Supreme Court to Examine Sex Harassment in a School District Central Office
The U.S. Supreme Court today agreed to take up a case stemming from allegations of sexual harassment in a school district central office.
The question in Crawford v. Metropolitan Government of Nashville and Davidson County (Case No. 06-1595) is whether Title VII of the Civil Rights Act of 1964 protects a worker from being dismissed because she cooperated with her employer's internal investigation.
The appeal was brought by Vicky S. Crawford, who worked with Gene Hughes, the director of employee relations for the Metro Nashville school district. According to court papers, the Metro Nashville/Davidson County government, which includes the school district, began an investigation after receiving allegations that Hughes was harassing women in his office.
Crawford did not initiate the complaint about Hughes, but she cooperated with the inquiry and told investigators about crude sexually related comments that Hughes allegedly made, including to her, court papers say.
Within a few months, Crawford was fired from her job. She sued under an anti-retaliation provision of Title VII, but she lost in both a federal district court and the U.S. Court of Appeals for the 6th Circuit, in Cincinnati.
The Bush administration urged the Supreme Court to take up the case, arguing in a brief that Title VII protects those who cooperate with internal investigations from retaliation.
Crawford also drew the support of the Tennessee Education Association and the Metropolitan Nashville Education Association, which argued in a joint brief that the case "implicates the employment interests of teachers and others who may be called upon to testify or provide information in internal investigations of discrimination and harassment."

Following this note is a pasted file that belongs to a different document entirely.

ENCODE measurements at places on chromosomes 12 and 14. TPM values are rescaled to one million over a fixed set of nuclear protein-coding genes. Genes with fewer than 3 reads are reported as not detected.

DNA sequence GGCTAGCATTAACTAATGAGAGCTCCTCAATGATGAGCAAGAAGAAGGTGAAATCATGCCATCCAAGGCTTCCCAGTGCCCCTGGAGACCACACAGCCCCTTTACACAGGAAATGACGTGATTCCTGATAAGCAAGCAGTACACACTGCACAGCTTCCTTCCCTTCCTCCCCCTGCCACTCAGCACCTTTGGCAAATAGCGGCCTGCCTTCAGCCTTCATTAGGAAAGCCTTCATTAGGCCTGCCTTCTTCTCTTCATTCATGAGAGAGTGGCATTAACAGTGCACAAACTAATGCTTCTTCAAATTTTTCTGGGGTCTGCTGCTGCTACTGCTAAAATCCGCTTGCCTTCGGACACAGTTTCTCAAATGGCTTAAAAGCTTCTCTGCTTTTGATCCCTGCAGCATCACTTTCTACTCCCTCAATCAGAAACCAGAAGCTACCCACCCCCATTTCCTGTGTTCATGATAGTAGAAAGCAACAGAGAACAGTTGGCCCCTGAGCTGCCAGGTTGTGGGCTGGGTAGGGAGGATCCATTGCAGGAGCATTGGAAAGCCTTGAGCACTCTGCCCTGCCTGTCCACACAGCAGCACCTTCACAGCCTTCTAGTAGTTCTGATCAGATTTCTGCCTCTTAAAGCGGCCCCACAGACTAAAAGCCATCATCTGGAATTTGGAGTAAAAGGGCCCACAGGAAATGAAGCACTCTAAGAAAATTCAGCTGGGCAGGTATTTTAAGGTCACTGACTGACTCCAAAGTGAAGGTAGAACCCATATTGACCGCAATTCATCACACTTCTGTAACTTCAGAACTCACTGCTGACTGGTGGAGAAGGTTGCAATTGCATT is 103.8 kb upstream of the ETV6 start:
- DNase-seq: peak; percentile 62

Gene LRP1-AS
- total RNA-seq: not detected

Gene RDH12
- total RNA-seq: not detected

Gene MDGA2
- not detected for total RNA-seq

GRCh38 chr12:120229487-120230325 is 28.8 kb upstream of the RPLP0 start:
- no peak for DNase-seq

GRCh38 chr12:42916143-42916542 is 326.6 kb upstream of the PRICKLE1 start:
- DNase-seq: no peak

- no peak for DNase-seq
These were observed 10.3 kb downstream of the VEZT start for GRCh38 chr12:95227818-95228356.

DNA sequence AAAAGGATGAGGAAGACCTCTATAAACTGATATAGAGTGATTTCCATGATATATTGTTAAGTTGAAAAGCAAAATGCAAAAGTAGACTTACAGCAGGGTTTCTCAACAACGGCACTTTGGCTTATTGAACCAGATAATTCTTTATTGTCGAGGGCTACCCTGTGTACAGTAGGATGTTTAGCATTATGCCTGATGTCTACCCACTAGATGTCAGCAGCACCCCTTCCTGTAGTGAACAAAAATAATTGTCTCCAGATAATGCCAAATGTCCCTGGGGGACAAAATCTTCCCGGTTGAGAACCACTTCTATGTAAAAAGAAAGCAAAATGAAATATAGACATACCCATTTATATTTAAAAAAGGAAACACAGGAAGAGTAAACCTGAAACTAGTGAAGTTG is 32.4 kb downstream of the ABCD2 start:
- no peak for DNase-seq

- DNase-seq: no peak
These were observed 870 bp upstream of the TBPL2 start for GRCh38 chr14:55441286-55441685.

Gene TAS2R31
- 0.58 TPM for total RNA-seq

The Metro government of Nashville and Davidson County had urged the court not to accept the case for review, arguing that "participation in an in-house sexual harassment investigation, not undertaken while any [Equal Employment Opportuntiy Commission] charge is pending, is not a protected activity under Title VII."
The Supreme Court granted review of Crawford's appeal today on an expedited basis, meaning it could be heard in April, during the court's last argument session of the current term. But over at SCOTUSBlog, Lyle Denniston notes that not all the cases granted today will necessarily be argued this term, and that some may be carried over until next fall. (And thanks to SCOTUSBlog for the links to the briefs.)
The Supreme Court has decided at least one other case stemming from alleged sexual harassment in a school district central office. In Clark County School District v. Breeden in 2001, the court issued an unsigned opinion that reiterated its view that a single incident in which an employee makes a sexually explicit comment does not constitute illegal sex discrimination under Title VII.